16.2 - Geocoding Visualization
I provided all these things so that when you run these programs that stuff is all there, but if you want to learn and see some examples of how to make a little simple java script visualization with a line or a word cloud or a map, we've got it and you can take a look at those things. But we need to avoid rate limiting, so we're going to cache this in a database meaning we're only going to retrieve data at once and then we're going to use the Google Maps API to visualize this in a browser. So up next we're going to show how we can use this to build a very simple search engine and then run the page rank algorithm.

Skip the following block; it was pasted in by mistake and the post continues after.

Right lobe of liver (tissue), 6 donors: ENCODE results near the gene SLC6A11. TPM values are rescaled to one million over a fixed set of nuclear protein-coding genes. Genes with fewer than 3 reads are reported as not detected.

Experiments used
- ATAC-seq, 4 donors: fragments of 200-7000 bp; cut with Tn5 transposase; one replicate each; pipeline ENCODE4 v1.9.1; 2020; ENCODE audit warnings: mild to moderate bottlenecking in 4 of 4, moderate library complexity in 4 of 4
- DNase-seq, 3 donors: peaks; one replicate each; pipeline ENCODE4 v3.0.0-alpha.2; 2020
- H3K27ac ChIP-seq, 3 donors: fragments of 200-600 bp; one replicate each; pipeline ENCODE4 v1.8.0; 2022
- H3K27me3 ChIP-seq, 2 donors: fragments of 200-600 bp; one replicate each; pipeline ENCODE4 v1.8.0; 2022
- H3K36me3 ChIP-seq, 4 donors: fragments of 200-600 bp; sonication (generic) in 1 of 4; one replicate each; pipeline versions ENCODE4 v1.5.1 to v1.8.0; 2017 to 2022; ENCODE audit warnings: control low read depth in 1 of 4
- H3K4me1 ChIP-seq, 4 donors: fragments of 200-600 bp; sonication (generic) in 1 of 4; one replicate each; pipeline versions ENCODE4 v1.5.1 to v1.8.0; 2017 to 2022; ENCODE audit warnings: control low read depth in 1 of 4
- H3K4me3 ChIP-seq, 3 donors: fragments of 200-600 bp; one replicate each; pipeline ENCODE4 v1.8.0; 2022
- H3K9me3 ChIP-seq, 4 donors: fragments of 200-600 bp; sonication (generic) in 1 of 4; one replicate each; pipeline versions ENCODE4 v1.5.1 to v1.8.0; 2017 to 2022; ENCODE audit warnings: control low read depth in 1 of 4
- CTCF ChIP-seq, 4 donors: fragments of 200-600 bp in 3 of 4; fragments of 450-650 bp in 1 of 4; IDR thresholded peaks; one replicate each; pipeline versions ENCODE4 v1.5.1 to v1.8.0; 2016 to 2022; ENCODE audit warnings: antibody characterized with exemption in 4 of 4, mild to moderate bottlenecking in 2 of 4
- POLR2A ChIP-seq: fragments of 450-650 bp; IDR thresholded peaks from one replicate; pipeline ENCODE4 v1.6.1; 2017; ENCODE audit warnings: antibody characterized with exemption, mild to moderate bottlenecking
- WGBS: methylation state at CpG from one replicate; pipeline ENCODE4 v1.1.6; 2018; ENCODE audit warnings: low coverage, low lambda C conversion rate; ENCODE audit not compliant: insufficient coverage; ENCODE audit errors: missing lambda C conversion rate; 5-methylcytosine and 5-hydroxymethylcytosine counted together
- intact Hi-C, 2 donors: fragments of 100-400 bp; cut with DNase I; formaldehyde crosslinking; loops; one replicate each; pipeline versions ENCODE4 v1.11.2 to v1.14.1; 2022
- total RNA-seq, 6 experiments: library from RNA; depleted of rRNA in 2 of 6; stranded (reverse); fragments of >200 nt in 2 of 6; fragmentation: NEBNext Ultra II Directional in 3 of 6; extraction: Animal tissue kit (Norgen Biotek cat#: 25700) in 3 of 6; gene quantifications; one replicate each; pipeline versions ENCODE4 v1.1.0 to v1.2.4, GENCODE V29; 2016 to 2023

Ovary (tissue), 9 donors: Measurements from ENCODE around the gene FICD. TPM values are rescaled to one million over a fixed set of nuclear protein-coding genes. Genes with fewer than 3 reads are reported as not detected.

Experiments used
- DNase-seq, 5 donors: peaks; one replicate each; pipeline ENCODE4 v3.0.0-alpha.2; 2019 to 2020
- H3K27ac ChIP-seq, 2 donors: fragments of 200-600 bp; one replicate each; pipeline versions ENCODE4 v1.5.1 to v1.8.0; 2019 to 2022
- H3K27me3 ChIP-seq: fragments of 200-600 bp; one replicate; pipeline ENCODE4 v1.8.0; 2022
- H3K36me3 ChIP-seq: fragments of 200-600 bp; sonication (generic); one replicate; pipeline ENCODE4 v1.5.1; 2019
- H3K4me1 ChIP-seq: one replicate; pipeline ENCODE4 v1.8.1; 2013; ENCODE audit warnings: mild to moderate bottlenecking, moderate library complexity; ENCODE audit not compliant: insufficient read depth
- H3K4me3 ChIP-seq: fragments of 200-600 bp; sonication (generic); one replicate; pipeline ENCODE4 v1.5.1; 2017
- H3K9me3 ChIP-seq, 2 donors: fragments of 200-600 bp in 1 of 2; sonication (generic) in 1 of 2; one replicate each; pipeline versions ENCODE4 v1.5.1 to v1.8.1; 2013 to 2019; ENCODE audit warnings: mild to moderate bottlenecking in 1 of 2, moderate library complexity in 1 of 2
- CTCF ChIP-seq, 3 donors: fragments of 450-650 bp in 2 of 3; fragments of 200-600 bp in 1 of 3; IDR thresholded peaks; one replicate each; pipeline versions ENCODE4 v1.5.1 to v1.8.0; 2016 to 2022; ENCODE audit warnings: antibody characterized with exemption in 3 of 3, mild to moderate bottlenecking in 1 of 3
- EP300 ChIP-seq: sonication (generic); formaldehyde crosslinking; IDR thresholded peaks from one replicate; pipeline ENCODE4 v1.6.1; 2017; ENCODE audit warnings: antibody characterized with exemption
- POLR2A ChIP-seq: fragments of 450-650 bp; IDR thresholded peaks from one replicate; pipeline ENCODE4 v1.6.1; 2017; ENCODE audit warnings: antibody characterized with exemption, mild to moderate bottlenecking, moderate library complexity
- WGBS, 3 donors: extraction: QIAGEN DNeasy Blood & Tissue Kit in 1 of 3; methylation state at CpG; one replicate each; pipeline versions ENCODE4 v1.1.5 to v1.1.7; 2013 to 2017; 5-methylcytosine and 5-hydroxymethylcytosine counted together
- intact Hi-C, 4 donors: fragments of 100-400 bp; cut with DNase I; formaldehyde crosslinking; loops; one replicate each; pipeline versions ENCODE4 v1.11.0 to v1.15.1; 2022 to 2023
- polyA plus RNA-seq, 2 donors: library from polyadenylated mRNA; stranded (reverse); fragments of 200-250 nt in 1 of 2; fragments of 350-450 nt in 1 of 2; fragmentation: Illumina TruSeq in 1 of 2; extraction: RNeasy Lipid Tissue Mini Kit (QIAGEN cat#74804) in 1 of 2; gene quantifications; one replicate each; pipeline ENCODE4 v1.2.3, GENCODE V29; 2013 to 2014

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So now, in this last chapter, we’re gonna talk a little bit about visualizing data. But what we’re really doing is we’re sort of summing everything up because we’re gonna retrieve data from the network, we’re gonna process the data, we’re gonna store it in a database, we’re gonna then write it out and visualize it. So it’s all coming together. And it turns out that this notion of gathering data, the data gathering using the network, it’s a pretty common thing. We might take a cleaning or processing step where we’re, that part of the problem is is when you’re pulling data off the net, you want to be able to start this process because it will run and run and run and then your computer will crash or it will go to sleep or something. And so you don’t want to start from the beginning because it might be quite a bit of data and it takes awhile to do it. Or as we’ve seen in some, you might be talking to an API that’s got some rate limit that says, oh, you have to stop at 14 of these things or stop at 200 or whatever. So this is often a restartable process and it’s usually a simple process. It’s usually a relatively small amount of code, where you, you know, have a queue of things you want to retrieve. You go to the next one and then you store in database, next one store in database. And when you start the process up you start filling the database up with stuff and then if it blows up and you restart it, the first thing it does is it reads the databases. Oh, I don’t need any of those. And then it starts to get the next one and the next and the next one, next one and that is how you make this restartable. And databases are really good at having it so that your program that’s writing to the database can blow up and you don’t corrupt your data. You don’t have partial data. It’s either written or it’s not written. And so these things can blow up. Sometimes you just blow them up because you wanna blow them up and start them up and so they kind of, you start ‘em up again they scan down say, where was I? Oh, I’ll start here, here, here, here. And so this is often a slow and restartable process. And it also might be limited but for some reason. And so this runs for a while. And the third thing we’ll do in this chapter, it might run for days actually. And then, you have your data and then you start doing stuff inside your computer where you don’t really care so much about the the network. Maybe this is raw data that came in off the APIs and you want to make the data in some new little format. So you might go from one database to another database or a database to a file and kind of produce data that’s really ready for visualization. If this, this might be a little complex or there might be flaws in it. You might write scanners that go like, oh, wait a sec, this is inconsistent; sometimes it looks like this and sometimes it looks like that. So I’ll clean that stuff up. And then using some visualization or doing some Python programs that loop through the data once it’s cleaned up and then do some kind of summing or adding or who knows what they are that they’re doing but analyzing or visualizing. And what we’re going to use is we’re going to use things like Google Maps to do our visualization, a lot of Java Script and a thing called d3.js which is a Java script library. Now in this class, we’re not teaching you Java Script, not gonna teach Google Maps. I provided all these things so that when you run these programs that stuff is all there, but if you want to learn and see some examples of how to make a little simple java script visualization with a line or a word cloud or a map, we’ve got it and you can take a look at those things. Now, this is one form of data mining and it’s really kind of a data mining for an individual where you’re, you know, you’re pulling this data, you’re getting it local and then you’re working with it. There are other much more sophisticated data mining technologies that you might find yourself using but often what you’ll also find is Python is part of these or Python helps you manage these or you write a Python program to scan through these things or to prepare them or to do something. And so there’s lots of different data mining technologies. This is just one oversimplified, very Python oriented, data mining technology. I’d call this sort of personal data mining and you should take classes if you really want to become a data mining expert. This is just giving you some of the skills that we’ve learned in this class and solving some data mining. So, the first application that we’re going to data mine is an extension of an application we played with back in the Json chapter and the idea is that it has a queue of locations. These are not pretty locations meaning they’re user typed in locations. They’re actually from data from many years ago. It’s anonymized data from the students who actually took one of my very first moocs, Mooc on Internet History. But it’s kind of reduced and anonymized just to play with it but it’s not accurate. We don’t have GPS coordinates but if we use the Google Geodata API with Json we can do this. But we need to avoid rate limiting, so we’re going to cache this in a database meaning we’re only going to retrieve data at once and then we’re going to use the Google Maps API to visualize this in a browser. And the sample code is right there and that sample code geodata.zip has a read me and it tells exactly what to do to run this. And, and it shouldn’t be very hard for you to run it and produce a nice visual result. Here’s a basic process diagram of what’s going to happen. There is a list of the things to retrieve called where.data. It’s just a list of the, of locations. But these are, you know, not correct. They don’t have GPS. They’re just a, as typed into a text field by a user. And geoload is going to start and start reading this and it checks to see if it’s already in the database. This is a restartable process, as I mentioned. And, then it looks to see the first unretrieved data and then it goes out and does a web service, parses that then puts it into the database and then goes to the next one, parses that, puts in the database and this runs for a while and then maybe it blows up. Then you fix whatever or you start your computer back up and runs for a while. So this is a restartable process that in effect is adding stuff to this database. It’s an SQLite database and you can use the SQLite browser to look at this if you like, stuff we did in the database chapter. So you can run that, you can see what you got, run it some more, see what you got, de-bug it by using the SQLite browser. And then at some point you’ve got all of your data and you want to, you get, you’ve got a couple of things. We’ve got this application called G.O.dumped.py that sort of reads through all of this data and then prints some information out, nice summary information. It’s real common to want to do this, to get some summary information just for sanity checking. So you don’t have to use SQLite browser but this also writes out a little java script file called where.js, which then combined with where.html and the, and the, and the Google APIs, this uses a Java Script to print all these little pins on based on whatever data is in this database. And so that’s our first kind of end to end spider process visualize. First thing. So up next we’re going to show how we can use this to build a very simple search engine and then run the page rank algorithm.